This study evaluated pain scores and maximal incisal opening (MIO) in patients with total alloplastic temporomandibular joints found to have post-surgical neuromas following revision arthroplasty, compared with patients who underwent revision arthroplasty without neuromas. 19 cases were reviewed of which 11 had neuromas excised. Data were available for 8 cases in the immediate postoperative period and 7 cases had follow-up data. 8 patients had revision arthoplasty with excision of scar tissue (7 with postoperative, 4 with long-term data). Follow-up ranged from 2 months to 5.9 years (mean 1.2 years). 6 of 8 patients obtained clinically significant pain reduction in the immediate postoperative period when their neuromas were excised, compared with 3 of 7 patients without neuromas. On long-term follow-up, 3 of 7 patients in the neuroma group had clinically significant pain reduction, 3 reported lower pain scores, 1 had no pain change. No patients had increased pain. 1 of 4 patients in the scar revision group had clinically significant pain reduction, 2 had no change, 1 reported increased pain. Mean MIO was 23 mm preoperative and 28 mm postoperative in patients with neuromas, compared with 27.75 mm and 31.25 mm, respectively, in patients without neuromas.
Alloplastic total joint reconstruction is a safe and effective option for the treatment of end-stage degenerative joint disease, ankylosis and tumor reconstruction. Some patients with temporomandibular joint (TMJ) disease following total joint replacement suffer from chronic refractory pain with limited response to narcotics. The orthopedic, neurosurgical and plastic surgery literature contain numerous reports, case series and reviews concerning post-surgical neuroma formation and treatment options . These reviews and case series deal primarily with large, named nerves . The treatment options discussed include simple excision, nerve capping, nerve relocation, neurolysis or medical management . Although there are some case series concerned with small sensory nerves in mastectomy scars, neuromas involving incisions of the knee, and amputation neuromas described in post-cholecystectomy syndrome, the authors are unaware of any study specifically addressing neuroma formation in the TMJ .
Recently, in the authors’ institution, some patients have been identified who develop chronic refractory pain several months after otherwise successful joint reconstruction. In this case series, subjective pain scores and maximal incisal opening (MIO) are evaluated prior to and following revision arthroplasty in which post-surgical neuromas were found in patients with total alloplastic reconstruction of the TMJ, this is contrasted to patients with revision arthroplasty in which no neuromas were found ( Figs. 1–3 ).
Materials and methods
In this retrospective case series, the surgical log at one institution was reviewed for patients with a history of previous alloplastic TMJ reconstruction with refractory neuropathic pain requiring revision arthoplasty. 11 cases of post-surgical amputation neuromas were identified for review from September 2002 to August 2008. 19 revision arthroplasties occurred during this period. Of the 11 cases, 3 patients had a second procedure for additional excision of new neuromas. The pathologic reports for these patients were reviewed. Patients with confirmed neuromas by histopathology were compared with the patients with revision arthroplasty and excision of fibrous connective tissue or scar ( Fig. 4 ).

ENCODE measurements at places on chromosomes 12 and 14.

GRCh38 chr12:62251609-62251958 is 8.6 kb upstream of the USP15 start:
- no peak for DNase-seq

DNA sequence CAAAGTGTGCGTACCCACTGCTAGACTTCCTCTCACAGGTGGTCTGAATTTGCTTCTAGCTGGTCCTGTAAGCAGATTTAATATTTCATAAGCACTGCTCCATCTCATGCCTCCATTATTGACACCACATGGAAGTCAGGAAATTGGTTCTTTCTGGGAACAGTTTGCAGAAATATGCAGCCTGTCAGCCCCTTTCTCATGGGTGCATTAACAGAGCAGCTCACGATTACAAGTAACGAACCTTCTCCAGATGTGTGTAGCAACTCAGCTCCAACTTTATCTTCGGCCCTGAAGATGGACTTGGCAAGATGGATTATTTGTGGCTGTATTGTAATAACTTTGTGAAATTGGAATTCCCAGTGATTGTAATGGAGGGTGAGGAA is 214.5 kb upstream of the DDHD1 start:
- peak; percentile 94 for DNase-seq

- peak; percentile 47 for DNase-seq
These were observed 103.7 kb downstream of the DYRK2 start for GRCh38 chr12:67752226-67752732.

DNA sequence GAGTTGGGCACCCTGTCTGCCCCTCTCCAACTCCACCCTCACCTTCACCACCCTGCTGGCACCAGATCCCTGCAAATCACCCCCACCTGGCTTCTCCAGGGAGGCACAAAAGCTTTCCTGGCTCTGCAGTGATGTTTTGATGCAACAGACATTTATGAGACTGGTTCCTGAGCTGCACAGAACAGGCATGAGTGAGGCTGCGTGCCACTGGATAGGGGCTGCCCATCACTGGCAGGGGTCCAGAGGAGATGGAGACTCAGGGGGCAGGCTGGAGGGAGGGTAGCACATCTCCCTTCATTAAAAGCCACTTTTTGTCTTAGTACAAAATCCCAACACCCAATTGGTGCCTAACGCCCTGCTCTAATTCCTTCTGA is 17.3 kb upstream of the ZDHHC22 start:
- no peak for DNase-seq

One surgeon performed all procedures. The records of these patients were reviewed for reported preoperative pain reports using a 0 out of 10 scale, with 0 being the lowest possible score and 10 the worst. Reported postoperative pain was reviewed for the initial postoperative visit and the last follow-up visit. Preoperative MIO and postoperative MIO at the last visit were also reviewed. The time from the last surgical procedure, until the excision of neuroma was documented. The location of the neuroma was noted by reviewing the operative note ( Fig. 5 ).
Figure 6 shows individual pain reports in patients who had neuromas, preoperatively and immediately postoperatively. The follow-up time ranged from 2 months to 5.9 years, with a mean follow-up of 1.2 years. Figure 7 compares individual patient pain reports at last follow-up for patients with neuromas. The mean preoperative MIO was 23 mm and the postoperative MIO 28 mm, showing a mean increase of 5 mm for patients with neuromas. Figure 8 gives the MIO scores of individual patients. Neuromas were located in the incisional scar and the peri-prosthetic scar. Several patients had neuromas in both locations, others had neuromas either in the incisional scar or around the peri-prosthetic scar. The time from the last surgical intervention until the excision of neuroma ranged from 9 months to 6.5 years, with a mean of 2.8 years. The preoperative and immediate postoperative pain scores for patients with revision arthroplasty with scar excised are given in Fig. 9 . Figure 10 shows preoperative and long-term postoperative pain scores for revision arthoplasties with scar. Figure 11 shows the preoperative and postoperative MIO scores for patients with revision arthroplasty with scar excision ( Fig. 12 ).